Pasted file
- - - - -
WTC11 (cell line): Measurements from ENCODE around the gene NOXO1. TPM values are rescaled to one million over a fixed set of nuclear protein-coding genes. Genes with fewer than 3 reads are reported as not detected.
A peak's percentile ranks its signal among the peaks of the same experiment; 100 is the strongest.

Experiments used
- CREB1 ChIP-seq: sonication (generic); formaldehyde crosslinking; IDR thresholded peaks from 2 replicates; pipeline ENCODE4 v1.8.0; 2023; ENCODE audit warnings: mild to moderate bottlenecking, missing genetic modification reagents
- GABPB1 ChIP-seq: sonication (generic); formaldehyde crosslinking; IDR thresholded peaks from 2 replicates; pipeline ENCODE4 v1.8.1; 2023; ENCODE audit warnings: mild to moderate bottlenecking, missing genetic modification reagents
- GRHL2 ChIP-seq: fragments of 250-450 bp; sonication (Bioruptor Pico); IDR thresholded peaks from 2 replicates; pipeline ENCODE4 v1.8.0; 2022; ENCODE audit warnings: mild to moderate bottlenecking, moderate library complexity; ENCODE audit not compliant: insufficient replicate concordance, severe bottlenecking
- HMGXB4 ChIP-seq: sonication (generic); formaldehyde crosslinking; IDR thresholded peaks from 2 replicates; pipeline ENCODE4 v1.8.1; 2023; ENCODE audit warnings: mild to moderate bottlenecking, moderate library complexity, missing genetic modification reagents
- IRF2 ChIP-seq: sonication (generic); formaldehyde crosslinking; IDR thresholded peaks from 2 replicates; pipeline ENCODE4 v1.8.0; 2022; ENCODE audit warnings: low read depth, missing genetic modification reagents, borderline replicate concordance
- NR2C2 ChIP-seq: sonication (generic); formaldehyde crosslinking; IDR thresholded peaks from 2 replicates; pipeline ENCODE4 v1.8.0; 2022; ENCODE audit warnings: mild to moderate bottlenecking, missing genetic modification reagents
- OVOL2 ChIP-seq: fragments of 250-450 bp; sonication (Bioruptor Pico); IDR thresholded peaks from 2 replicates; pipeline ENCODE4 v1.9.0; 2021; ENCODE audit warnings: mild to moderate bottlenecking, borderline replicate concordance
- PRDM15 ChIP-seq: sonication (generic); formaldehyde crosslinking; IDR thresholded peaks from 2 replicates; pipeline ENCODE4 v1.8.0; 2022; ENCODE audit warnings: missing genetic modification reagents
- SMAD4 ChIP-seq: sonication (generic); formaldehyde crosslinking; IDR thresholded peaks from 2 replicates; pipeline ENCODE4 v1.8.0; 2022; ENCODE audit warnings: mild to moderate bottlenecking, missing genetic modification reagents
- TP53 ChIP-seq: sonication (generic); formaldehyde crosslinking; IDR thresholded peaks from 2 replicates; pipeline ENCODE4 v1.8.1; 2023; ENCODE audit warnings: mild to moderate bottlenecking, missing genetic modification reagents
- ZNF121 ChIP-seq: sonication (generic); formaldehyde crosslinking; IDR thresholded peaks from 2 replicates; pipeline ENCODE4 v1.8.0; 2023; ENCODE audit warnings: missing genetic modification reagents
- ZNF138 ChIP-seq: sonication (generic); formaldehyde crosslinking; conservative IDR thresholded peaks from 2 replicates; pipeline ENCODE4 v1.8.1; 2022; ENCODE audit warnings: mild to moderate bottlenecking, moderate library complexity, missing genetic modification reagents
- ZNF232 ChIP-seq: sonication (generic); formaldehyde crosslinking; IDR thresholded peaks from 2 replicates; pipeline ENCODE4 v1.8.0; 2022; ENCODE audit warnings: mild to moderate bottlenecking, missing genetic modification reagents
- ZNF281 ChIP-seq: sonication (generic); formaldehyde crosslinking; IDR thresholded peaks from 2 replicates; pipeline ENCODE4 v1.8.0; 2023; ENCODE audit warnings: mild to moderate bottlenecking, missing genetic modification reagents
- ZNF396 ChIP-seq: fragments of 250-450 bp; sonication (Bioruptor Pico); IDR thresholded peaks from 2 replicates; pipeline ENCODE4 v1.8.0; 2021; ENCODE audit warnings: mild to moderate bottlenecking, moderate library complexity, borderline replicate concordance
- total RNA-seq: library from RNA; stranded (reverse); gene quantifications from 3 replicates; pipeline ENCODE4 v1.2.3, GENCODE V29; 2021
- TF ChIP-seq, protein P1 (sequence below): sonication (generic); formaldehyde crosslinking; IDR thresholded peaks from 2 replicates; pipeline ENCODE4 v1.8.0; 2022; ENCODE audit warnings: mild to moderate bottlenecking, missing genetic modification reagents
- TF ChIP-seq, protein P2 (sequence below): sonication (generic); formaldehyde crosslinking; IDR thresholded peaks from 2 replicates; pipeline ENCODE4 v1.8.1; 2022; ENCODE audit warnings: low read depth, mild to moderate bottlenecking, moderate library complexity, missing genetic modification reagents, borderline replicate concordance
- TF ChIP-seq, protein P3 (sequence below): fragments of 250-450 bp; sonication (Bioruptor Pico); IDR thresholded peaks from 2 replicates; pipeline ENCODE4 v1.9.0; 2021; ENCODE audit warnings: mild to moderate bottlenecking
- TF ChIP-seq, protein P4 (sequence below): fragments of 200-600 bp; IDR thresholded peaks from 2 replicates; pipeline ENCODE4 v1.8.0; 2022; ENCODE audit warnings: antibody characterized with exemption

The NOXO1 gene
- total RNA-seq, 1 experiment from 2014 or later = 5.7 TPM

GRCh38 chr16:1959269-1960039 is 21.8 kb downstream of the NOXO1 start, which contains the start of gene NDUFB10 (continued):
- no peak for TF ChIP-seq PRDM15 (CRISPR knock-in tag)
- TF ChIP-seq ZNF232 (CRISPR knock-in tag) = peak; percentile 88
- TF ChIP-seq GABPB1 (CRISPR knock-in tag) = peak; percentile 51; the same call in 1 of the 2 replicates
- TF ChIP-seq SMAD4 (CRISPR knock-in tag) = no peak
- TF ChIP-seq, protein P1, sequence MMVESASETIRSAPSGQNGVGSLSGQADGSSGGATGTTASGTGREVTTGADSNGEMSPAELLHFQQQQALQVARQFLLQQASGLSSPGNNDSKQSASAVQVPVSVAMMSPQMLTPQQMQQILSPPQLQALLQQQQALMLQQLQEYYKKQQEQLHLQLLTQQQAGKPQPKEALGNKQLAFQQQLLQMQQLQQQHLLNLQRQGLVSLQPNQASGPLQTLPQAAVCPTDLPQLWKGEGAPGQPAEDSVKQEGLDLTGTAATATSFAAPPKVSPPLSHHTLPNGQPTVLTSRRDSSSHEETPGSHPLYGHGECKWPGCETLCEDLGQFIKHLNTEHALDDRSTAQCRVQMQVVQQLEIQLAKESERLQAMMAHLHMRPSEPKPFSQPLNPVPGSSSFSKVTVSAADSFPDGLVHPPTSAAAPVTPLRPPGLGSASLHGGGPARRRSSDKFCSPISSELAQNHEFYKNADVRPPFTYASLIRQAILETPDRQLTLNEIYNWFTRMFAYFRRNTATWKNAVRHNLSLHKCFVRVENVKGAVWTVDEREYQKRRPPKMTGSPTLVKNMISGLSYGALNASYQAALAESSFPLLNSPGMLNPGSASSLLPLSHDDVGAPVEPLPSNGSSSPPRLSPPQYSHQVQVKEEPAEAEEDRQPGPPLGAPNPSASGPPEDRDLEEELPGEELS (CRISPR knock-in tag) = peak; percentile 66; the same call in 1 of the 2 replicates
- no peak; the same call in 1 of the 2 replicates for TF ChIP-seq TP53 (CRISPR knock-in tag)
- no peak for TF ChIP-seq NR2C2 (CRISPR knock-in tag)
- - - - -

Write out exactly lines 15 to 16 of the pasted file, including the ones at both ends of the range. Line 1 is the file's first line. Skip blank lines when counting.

- ZNF138 ChIP-seq: sonication (generic); formaldehyde crosslinking; conservative IDR thresholded peaks from 2 replicates; pipeline ENCODE4 v1.8.1; 2022; ENCODE audit warnings: mild to moderate bottlenecking, moderate library complexity, missing genetic modification reagents
- ZNF232 ChIP-seq: sonication (generic); formaldehyde crosslinking; IDR thresholded peaks from 2 replicates; pipeline ENCODE4 v1.8.0; 2022; ENCODE audit warnings: mild to moderate bottlenecking, missing genetic modification reagents